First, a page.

Date of Award
Bachelor of Science
Group II introns are self-splicing ribozymes believed to be the evolutionary ancestors to eukaryotic spliceosomal introns. They are found in bacteria, archaea, and eukaryotic organelles but not in eukaryotic nuclear genomes. Group IIA and IIB introns introduced to nuclei in Saccharomyces cerevisiae are able to transcribe and splice, but post-transcriptionally silence their host genes. It has been shown that both RNA-RNA interactions and pre-mRNA cytoplasmic mislocalization contribute to the silencing of the genes. RNA-RNA interactions include binding between the exon-binding sequences (EBS) in the intron and intron-binding sequences (IBS) in the ligated exons. Group IIC introns contain reduced EBS-IBS sequences compared to their group IIA and group IIB counterparts; thus it is worthwhile to investigate if IIC introns will function differently in yeast, either causing no silencing or using a distinct silencing mechanism. To this end, a group IIC-reporter cassette was prepared and transformed into yeast. Phenotype screening of the yeast was carried out to determine if silencing occurs. Mechanisms, including the presence of RNA-RNA interactions and their impact on the host genes were investigated. Primer extension assays conducted show that group IIC-reporter constructs can splice in vivo in S. cerevisiae, although exon ligation does not occur. This is a noteworthy distinction in silencing mechanism between the closely related group IIA, IIB, and IIC introns. This information will assist in establishing the evolutionary narrative of the expulsion of group II introns from nuclear genomes and the evolution of group II introns to ancestrally-related spliceosomal introns.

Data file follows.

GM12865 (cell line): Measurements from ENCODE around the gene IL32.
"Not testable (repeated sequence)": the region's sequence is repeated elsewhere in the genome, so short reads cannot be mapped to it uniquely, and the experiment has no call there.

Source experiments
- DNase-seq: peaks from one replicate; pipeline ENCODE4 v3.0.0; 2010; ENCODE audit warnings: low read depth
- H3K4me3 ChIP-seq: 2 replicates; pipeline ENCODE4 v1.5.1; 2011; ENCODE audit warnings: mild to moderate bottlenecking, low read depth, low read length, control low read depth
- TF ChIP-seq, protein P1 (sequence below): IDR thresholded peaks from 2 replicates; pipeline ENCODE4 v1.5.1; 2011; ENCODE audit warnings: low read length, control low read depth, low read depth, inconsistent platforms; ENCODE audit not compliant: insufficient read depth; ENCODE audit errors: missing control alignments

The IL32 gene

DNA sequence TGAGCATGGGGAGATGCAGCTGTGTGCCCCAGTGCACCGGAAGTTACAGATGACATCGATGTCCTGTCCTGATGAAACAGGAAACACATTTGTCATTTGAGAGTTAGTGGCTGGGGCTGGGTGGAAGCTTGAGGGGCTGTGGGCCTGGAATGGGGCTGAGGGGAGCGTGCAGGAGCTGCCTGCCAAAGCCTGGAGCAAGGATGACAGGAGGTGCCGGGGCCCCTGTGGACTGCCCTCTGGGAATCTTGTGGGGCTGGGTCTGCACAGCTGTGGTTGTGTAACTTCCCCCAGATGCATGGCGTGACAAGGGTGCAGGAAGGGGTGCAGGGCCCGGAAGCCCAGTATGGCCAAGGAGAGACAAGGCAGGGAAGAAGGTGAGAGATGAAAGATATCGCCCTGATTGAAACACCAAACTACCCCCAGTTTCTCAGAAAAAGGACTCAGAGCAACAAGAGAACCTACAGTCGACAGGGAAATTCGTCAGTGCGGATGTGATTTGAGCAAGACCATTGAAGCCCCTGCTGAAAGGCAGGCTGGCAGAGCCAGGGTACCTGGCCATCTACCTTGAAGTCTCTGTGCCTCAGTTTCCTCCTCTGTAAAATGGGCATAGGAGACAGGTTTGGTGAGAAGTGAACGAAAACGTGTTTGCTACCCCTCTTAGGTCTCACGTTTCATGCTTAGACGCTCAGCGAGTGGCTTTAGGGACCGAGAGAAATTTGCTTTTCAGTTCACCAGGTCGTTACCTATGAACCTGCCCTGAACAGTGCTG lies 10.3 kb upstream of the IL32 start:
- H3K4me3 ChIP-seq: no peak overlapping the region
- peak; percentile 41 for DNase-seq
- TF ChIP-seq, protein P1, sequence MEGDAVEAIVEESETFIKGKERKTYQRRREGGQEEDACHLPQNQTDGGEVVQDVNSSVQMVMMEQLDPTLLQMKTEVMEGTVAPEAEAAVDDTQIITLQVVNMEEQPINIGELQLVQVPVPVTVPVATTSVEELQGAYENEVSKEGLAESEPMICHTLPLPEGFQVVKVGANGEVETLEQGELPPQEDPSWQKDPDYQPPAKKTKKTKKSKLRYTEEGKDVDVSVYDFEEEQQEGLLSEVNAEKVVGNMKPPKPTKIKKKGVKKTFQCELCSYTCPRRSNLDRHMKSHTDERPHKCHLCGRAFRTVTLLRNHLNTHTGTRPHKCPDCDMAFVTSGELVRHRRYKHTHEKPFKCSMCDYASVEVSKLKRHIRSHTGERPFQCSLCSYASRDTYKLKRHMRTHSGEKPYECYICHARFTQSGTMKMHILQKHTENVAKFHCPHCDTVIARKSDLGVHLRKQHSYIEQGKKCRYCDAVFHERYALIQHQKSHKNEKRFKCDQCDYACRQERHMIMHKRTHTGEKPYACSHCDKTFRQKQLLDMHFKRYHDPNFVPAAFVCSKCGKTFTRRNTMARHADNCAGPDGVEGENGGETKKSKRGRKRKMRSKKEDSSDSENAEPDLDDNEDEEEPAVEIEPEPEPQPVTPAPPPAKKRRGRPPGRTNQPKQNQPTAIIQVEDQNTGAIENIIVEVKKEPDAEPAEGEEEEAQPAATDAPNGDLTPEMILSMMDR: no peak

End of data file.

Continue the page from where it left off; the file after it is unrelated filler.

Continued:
Bollen, Daniel P., "Effect of Group IIC Introns on Host Gene Expression in S. cerevisiae" (2016). Biological Sciences. 31.